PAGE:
Monday, July 31, 2006


three years ago, i went rappelling and rock climbing and caving and tubing, each of them all for the first time, all in a single day. it was brilliant, and i think did more to help me find who i am than anything.

here's what i wrote the day after:

Beautiful skerry

At the top of the rock’s steep face, I looked out across nearly a mile of visibility of the New River as it wended toward me and then away again, falling over the rapids. People in innertubes landed on the gentle skerry, basking in the sun before descending the rapids, the rocks part of the same ridge which rose so high above them once out of the river, on which I now perched. I was wholly fetched with the view. The people were small, but not tiny. It was a perfectly good rock face, a delightful spot for something mundane, perhaps a picnic by day or star gazing by night. It was a perfectly good rock face.

It seemed a shame to jump off it.

The river wasn’t there to catch us. We had climbed and at points scrambled (I did more scrambling than the others, I’ll warrant), up this beautiful rocky ridge, this piece of it called Fool’s Face. It was a face indeed, one which angled back under itself at the outcropping. I loved being up there. I wasn’t so thrilled at the idea of going over the edge.

Granted, we had rappelling ropes, and people who had done this before, and I signed up to do this. I really wanted to just slip so easily over the lip of the rock, balancing my weight on a single rope, held by a harness of a strap knotted in bizarre and intimate configuration about my hips. "Call out: ‘Rope One, Ready To Rappel,’"he told me. I could hear the title case, and I opened my mouth to repeat the words, innocent enough as they seemed. But my throat simply closed up, not willing to lie. I wasn’t. I wasn’t ready to rappel. I wasn’t ready at all. I wasn’t ready.

"What if I accidentally let go with my right hand?" I asked. Aaron looked at me, all calm as he leaned back into his harness, one hand resting lightly on the rope securing him to the top of the face, only the arches of his feet balancing delicately on the sharp edge of the rock preventing him from plummeting down and down. "You won’t." The quiet certainty of his voice, calm as a spring breeze and as soothing, did little to shed the images of leaning over the Dominion Tower decades ago, of dark thoughts on dark nights at the overlook at the star, or all the times I had ever confused left and right, and all the times I had ever dropped anything. Ignoring the parade of my own clumsiness going along in my mind, I scooted backward on my knees again toward the lip. I got closer to the edge this time before the survival instinct sent images my way once more, my mind a mute, passive receiver of all the reasons I really should find anything else to do.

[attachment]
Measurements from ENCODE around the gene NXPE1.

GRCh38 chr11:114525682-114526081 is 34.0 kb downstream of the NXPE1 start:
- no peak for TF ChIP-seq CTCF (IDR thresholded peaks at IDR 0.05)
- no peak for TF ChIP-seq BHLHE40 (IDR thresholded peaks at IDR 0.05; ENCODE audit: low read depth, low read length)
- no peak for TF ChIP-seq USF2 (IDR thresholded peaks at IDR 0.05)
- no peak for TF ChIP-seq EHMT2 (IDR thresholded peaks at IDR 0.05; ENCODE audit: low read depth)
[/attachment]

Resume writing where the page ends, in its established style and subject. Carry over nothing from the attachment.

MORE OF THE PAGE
I sat back and faced him again. "I’m scared." I looked into his face through my sunglasses, as honest about anything as I had ever been. The calm blue sky received the clouds drifting across its canvas, nearly apace with the current lapping along, just behind his shoulders. He seemed more a part of the world which framed him than of anything remotely related to my swiftly beating heart and swirling thoughts. "It is scary." I was surprised not to hear anything other than recognition in his voice. No shrugs, no dismissal, nothing other than naming something for what it is. "This is the hardest part. And we can take all day if that’s how long it takes. Or we can turn it around and not do it." That calmed me down. He told me about John with the rope at the bottom, acting as a belay. He told me he would go down with me, right next to me. The rush in my ears was gone as he looked at me. "It’s really just whenever you find enough gumption to go over. Take all the time you need." With all the patience of a glacier, he rested, looking at me, leaning back against the lip. I wasn’t convinced he wouldn’t be able to fly if he chose to.

Oh hell. I’m sort of known for gumption.

The face bit and grabbed back at my handhold as I slipped over the edge, then let go with my left hand altogether, bumping, sliding, gliding down the rope, the face slipping away under itself until I couldn’t even push it with my feet. The stone was beautiful, impervious and austere as the wind caressed me, the world dropping away and all its cares with it, an oasis of stillness enveloping me where only the face, the rope and my suddenly-comfortable harness cradled my body. I wasn’t convinced I wouldn’t be able to fly if I chose to.

The ground found me, disappointed me as I let go of the rope and found Aaron looking at me, a smiling question all over his delighted, no-quite-smug face. "That was wonderful." I handed him the rope after I loosened my eight from it. [all these new terms and words: eights, belays, 'biner; it’s all really about not dying. And about living on your own terms.] It was wonderful indeed.

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